Re: [sqlite] sqlite3_busy_timeout not avoiding "database is locked" errors with multi-threaded updates

2005-01-09 Thread Paul Dixon
Stephen C. Gilardi wrote:
Of course I could implement this in the application code, but I'd 
rather understand why sqlite isn't able to do this first. The sqlite 
source is unfamiliar territory, but I'll have a poke around and try 
to trace how the busy callback is used.

Based on following the discussions on the mailing list and on my own 
experience, I believe the correct answer is for you to implement the 
retry in your application code.  Sqlite is coded to return SQLITE_BUSY 
in cases where (in the current implementation) not doing so would lead 
to deadlock.  The retry logic internal to sqlite is located at a level 
such that it can't do the same kind of retrying that you can do from 
the application.

Adding retry handling to my application has cleared up the problem, but 
I still feel this belongs inside the library. If I tell SQLite I'm 
prepared to wait up to 10 seconds to get a lock, then the API should be 
doing it's hardest to honour that. I'm new on the list, but I've seen 
similar sentiments expressed in the archives -  would it be such a big 
deal if additional retry handling was added just "underneath" the main API?

Don't get me wrong, I'm not griping here. It can be made to work as 
advertised without patching the source, I'm happy ;-)

I'm still tracing through the source to understand this deadlocking and 
busy handling issue better, but I had some interesting results from a 
test application. A pool of 3 threads attempted row inserts, sleeping 
for 1,2 or 3 seconds between inserts. When there was some contention, 
one of two things happened:

* in the minority of cases, SQLite would call the busy handler, and 
after a 1ms sleep, retried successfully.

* in the majority of cases, SQLite *never* calls the busy handler, 
immediate returning a busy code. My application level handler kicks in, 
but takes 15-30ms before SQLite handles the request. Interestingly, once 
SQLite successfully takes it, it generally calls the busy handler itself 
for another 8ms or so.

Anyway, thanks for all the suggestions and insights so far, very much 


Re: [sqlite] sqlite3_busy_timeout not avoiding "database is locked" errors with multi-threaded updates

2005-01-07 Thread Eli Burke
Paul Dixon wrote:
I'm having some problems with multi-threaded updates failing.
Multiple threads open their own sqlite connection with sqlite3_open()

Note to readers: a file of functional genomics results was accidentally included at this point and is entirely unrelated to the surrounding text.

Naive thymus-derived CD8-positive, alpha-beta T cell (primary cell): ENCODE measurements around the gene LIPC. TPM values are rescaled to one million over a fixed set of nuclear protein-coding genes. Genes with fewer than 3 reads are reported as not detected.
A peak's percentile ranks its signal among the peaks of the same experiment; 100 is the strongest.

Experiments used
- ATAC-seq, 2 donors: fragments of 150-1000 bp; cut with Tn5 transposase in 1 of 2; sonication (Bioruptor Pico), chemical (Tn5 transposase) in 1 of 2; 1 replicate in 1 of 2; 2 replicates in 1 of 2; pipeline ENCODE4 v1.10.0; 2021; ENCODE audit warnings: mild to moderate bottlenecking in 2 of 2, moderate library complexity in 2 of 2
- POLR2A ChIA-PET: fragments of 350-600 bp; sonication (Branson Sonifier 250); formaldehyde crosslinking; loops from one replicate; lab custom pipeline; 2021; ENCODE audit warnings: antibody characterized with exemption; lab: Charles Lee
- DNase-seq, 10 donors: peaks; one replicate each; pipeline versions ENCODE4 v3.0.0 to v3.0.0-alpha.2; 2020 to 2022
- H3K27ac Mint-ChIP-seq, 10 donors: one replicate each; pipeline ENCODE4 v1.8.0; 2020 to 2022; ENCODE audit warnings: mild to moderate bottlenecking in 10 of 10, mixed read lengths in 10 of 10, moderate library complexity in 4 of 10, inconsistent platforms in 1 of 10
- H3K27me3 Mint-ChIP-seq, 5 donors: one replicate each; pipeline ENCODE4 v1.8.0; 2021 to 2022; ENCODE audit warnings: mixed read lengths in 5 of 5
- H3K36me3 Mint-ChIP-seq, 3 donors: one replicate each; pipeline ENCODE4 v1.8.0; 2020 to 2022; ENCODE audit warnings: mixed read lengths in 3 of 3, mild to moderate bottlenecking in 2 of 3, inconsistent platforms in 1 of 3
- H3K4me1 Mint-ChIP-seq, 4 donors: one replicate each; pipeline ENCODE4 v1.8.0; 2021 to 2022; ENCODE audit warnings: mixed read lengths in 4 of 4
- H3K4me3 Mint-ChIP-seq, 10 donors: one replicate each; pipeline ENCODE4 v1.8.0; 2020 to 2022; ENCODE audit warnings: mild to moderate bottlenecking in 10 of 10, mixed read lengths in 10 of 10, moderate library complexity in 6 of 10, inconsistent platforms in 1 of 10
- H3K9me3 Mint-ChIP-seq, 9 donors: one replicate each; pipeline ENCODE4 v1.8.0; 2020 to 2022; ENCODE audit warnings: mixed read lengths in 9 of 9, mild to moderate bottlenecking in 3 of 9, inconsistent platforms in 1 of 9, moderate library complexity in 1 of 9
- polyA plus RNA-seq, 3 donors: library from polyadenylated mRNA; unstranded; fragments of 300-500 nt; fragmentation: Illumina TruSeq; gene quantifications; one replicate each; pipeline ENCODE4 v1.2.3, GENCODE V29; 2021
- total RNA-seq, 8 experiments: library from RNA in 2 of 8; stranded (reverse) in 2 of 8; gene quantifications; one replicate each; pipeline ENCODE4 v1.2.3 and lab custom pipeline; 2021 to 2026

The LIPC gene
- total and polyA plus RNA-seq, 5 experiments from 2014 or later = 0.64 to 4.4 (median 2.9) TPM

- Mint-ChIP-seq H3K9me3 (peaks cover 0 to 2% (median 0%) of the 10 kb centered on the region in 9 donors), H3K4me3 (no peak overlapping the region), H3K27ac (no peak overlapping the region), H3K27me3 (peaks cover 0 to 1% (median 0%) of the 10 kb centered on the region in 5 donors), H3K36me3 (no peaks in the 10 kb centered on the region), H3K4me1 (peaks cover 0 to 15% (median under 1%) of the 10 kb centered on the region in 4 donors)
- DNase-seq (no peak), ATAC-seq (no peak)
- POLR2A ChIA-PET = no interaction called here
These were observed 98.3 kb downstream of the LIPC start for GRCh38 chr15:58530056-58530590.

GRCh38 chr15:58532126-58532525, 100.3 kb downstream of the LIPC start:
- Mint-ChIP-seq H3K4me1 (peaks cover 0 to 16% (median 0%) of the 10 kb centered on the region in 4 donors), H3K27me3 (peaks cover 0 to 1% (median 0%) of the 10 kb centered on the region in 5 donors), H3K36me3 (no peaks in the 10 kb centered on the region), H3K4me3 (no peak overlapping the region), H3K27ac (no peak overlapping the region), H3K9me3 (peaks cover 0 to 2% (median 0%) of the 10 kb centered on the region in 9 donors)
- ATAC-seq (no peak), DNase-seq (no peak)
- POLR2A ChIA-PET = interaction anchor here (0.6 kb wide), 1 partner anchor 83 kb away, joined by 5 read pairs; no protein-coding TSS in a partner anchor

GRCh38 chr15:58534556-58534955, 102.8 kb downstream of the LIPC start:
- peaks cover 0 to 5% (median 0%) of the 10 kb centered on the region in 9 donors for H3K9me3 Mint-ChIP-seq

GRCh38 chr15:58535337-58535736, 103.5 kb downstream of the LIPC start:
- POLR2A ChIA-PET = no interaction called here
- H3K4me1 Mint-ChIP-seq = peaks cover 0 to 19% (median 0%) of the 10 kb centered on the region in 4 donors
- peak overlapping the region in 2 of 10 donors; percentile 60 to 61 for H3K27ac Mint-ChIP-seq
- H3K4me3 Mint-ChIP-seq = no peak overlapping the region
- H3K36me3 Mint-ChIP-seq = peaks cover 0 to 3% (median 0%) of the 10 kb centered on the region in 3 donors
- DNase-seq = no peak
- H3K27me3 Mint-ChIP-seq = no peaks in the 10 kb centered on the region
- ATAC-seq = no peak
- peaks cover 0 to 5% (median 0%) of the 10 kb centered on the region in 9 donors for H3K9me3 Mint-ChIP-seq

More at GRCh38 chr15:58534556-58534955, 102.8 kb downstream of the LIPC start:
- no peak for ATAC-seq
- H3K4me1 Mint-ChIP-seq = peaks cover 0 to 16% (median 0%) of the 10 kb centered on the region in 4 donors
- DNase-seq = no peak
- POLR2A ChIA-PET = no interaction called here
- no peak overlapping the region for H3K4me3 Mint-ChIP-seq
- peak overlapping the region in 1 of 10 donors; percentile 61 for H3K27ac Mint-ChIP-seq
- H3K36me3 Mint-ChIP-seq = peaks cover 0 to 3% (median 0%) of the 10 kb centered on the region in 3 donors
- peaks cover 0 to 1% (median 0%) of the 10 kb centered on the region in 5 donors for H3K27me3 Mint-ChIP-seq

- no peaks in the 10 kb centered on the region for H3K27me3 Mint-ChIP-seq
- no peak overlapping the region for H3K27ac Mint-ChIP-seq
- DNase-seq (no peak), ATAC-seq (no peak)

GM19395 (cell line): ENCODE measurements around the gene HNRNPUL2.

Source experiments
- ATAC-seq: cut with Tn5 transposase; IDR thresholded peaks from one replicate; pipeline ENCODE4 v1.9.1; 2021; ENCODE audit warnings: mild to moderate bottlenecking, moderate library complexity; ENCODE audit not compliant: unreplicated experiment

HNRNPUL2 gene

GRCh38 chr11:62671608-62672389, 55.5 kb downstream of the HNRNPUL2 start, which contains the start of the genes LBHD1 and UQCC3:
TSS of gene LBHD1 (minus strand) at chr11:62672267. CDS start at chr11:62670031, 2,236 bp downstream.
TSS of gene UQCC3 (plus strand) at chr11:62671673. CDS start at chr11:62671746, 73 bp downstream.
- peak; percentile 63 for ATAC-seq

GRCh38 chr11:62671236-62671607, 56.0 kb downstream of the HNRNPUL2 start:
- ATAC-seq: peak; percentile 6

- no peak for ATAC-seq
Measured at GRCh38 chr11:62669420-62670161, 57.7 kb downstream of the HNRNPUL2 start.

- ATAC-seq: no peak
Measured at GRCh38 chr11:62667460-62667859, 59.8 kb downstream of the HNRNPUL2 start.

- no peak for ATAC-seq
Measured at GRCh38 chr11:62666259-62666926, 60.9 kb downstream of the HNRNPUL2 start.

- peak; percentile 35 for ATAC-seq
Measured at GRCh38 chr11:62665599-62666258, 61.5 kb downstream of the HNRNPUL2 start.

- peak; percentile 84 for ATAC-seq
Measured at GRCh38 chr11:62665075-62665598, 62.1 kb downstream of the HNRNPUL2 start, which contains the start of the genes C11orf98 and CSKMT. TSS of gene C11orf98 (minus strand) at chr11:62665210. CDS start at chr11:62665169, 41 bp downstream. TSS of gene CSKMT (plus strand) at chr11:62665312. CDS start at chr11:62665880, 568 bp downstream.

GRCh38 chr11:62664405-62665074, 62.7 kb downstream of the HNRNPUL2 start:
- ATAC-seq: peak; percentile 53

and then call sqlite3_busy_timeout(handle, 3) to give a 30 second
timeout. These threads then perform some inserts on the same table, but
I get "database is locked" errors without the timeout being honoured.
I'm using sqlite 3.0.8 compiled for thread safety, running on Cygwin.
Any clues gratefully received while I try this on some other platforms...
This is a rather sticky problem that I am still struggling with. You 
will doubtless
get better long-term advice from others on the list, but I can tell you 
that the
best place to start from to get your program up and running is to wrap your
updates inside "BEGIN IMMEDIATE" or "BEGIN EXCLUSIVE" transaction
blocks. (there is an implied "BEGIN DEFERRED" transaction around every
sqlite_exec that does not already have a transaction active) Make sure 
you are
running Sqlite 3.08 or higher for this functionality.

An Immediate transaction locks the entire database so that only a single 
can *write*, while still allowing Deferred transaction threads to read. 
that reader threads may still get DB locked errors (SQLITE_BUSY) if the 
with the Immediate transaction writes to a table and must be tolerant of 
this case.

An Exclusive transaction locks the entire db completely. All other 
threads trying
to start transactions will block, calling the busy handler, until the 
transaction is committed or rolled back. Again, deferred transactions 
may get
SQLITE_BUSY after the Exclusive lock is granted.

These transaction types were introduced in 3.08 to try and resolve some 
of the
problems people had with multi-threaded access. Unfortunately, they do 
not provide
enough granularity to lock single database tables. As a result, you are 
using a database-centric mutex to restrict access to a single write 

Detailed documentation is a bit scattered, but you can read the sections on:
Transaction syntax here:
Locking and Concurrency:
And there are a number of previous threads on the mailing list on this 

I don't know if anyone will read all the way to the end of this or not, 
but can
anyone tell me if there is a way to determine via the API if a 
transaction is
already active or not for the current database handle?